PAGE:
Lander: City Must Study Whether the ‘Benefit’ of Helicopters Covers Their Egregious Health Costs

A rendering of how some New Yorkers feel.
A rendering of how some New Yorkers feel.

What’s the cost of losing one’s mind?

A Brooklyn council member is demanding that the city investigate whether the economic benefit of helicopter travel to, from and simply around the city outweigh the horrendous, but harder-to-calculate, deleterious affect of the noise and pollution created by the wheezing whirlybirds.

Council Member Brad Lander put in a preliminary legislative request for such a “cost-benefit” study after the legislature’s Economic Development Committee took up a bill this week to consider limiting helicopter companies’ use of city-owned heliports to slightly lower-noise vehicles. Lander said he was motivated to demand more information because the Council simply does not know if the city has made the right economic calculation by putting the desires of tourists and well-heeled travelers ahead of every day New Yorkers who are suffering on the ground.

“At the hearing on Wednesday, the Economic Development Corporation said that the entire helicopter industry in New York City offers a few dozen jobs and $2- to $3 million per year in revenue,” Lander said, citing the EDC’s own statistics about rent that it charges at the city-run heliports on the East River in Lower Manhattan and at E. 34th Street (a third helipad is operated by the Hudson River Part Trust and would not be affected by the council bill).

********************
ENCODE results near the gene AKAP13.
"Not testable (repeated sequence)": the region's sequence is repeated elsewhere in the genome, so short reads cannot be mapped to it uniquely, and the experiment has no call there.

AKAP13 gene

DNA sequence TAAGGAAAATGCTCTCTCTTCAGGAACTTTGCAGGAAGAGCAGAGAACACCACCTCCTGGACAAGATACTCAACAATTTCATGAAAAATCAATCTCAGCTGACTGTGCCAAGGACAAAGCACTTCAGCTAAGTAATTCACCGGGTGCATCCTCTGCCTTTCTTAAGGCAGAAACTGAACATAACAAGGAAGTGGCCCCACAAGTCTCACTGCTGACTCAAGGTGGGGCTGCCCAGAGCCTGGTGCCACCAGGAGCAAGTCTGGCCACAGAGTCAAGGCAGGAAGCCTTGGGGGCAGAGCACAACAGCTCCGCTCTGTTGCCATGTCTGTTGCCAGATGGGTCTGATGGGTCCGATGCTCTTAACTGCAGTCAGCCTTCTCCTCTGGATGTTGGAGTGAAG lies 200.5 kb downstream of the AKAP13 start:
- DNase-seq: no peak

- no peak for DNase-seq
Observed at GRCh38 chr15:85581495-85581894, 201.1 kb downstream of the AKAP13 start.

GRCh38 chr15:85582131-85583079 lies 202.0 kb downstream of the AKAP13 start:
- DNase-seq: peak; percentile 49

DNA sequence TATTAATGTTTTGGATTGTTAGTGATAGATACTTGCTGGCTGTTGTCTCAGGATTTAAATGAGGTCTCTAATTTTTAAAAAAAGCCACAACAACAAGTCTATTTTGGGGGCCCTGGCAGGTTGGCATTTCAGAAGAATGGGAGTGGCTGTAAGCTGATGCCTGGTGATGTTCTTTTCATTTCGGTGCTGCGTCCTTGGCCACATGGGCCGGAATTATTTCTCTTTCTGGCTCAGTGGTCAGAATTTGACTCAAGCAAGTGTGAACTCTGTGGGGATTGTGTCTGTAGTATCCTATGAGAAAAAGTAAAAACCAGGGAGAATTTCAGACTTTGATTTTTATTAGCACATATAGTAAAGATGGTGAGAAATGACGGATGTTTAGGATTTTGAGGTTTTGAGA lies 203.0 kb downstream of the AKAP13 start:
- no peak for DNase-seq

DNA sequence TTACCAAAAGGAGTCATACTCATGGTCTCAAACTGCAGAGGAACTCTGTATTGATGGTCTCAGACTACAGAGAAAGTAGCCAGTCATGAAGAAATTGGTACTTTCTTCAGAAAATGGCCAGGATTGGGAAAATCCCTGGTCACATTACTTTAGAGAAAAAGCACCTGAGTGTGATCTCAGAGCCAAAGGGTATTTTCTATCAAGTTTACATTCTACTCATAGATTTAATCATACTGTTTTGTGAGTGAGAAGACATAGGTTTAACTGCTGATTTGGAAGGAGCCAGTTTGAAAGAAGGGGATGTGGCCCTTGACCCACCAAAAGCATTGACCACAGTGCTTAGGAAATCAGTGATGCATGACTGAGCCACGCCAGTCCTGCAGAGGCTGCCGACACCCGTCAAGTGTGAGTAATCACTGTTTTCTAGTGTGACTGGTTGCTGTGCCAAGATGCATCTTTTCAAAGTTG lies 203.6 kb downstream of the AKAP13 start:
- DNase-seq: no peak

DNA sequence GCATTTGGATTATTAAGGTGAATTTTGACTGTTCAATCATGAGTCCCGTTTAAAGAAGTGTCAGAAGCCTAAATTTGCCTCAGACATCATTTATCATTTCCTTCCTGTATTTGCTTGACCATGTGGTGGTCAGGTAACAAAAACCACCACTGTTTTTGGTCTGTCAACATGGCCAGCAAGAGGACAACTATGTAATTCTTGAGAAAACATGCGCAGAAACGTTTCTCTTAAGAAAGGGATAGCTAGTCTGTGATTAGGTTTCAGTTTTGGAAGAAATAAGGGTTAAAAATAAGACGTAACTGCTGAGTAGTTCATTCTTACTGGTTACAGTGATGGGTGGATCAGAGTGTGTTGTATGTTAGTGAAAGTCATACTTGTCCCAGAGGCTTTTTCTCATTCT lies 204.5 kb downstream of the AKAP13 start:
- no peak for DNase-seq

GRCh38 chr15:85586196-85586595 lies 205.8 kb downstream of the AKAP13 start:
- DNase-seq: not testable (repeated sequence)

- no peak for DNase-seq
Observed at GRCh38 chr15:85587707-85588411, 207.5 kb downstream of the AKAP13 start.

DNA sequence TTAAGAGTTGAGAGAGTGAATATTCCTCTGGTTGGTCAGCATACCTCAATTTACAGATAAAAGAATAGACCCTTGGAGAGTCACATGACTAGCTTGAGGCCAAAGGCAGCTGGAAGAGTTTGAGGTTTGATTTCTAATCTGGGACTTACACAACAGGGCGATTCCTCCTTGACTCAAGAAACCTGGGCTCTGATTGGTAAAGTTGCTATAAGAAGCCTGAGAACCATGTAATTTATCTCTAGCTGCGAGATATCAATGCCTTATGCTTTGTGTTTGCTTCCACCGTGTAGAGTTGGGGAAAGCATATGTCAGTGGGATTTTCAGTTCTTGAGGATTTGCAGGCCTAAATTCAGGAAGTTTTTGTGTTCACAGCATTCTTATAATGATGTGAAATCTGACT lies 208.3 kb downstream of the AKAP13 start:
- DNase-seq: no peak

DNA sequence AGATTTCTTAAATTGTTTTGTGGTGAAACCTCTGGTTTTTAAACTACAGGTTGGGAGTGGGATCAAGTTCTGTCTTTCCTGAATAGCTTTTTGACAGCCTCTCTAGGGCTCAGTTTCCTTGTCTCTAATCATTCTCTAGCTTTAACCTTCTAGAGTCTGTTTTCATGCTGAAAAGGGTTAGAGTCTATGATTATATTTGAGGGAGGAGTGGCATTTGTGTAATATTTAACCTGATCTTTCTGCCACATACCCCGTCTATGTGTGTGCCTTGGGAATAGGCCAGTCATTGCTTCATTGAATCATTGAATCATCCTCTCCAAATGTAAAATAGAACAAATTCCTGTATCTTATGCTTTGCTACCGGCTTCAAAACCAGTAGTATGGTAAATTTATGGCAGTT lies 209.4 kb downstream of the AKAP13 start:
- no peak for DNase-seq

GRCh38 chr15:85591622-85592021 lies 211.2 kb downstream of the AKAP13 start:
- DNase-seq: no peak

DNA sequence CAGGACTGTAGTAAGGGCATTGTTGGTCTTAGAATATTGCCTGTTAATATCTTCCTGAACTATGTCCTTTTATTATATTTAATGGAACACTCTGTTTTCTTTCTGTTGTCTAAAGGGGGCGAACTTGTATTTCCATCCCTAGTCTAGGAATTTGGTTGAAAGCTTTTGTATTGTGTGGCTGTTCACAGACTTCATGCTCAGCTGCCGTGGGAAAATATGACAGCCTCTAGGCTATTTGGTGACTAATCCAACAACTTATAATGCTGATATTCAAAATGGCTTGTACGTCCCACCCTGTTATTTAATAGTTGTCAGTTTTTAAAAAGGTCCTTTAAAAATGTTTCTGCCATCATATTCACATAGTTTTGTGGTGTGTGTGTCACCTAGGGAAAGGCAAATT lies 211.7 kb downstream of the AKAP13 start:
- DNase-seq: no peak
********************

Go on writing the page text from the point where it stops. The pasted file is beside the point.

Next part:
“Those benefits are clearly quite modest, but they have at least been calculated,” Lander added. “But the quite significant human harm of helicopter noise and pollution has not been calculated.”

Indeed, the Department of Health and Mental Hygiene did not testify at the hearing or provide information to the council about the affect of noise on people who find themselves under the scores of helicopters that circle or cross New York City every weekend.

“The bills in question were not related to the Health Department,” said agency spokesman Michael Lanza. “However, should there be information that we can offer, we are always standing by to help.”

If Lander’s legislative request (it is not yet a formal bill) becomes law, the Department of Health will have to step up its game. When Streetsblog asked for the “information” to which Lanza referred, another agency official sent over three documents: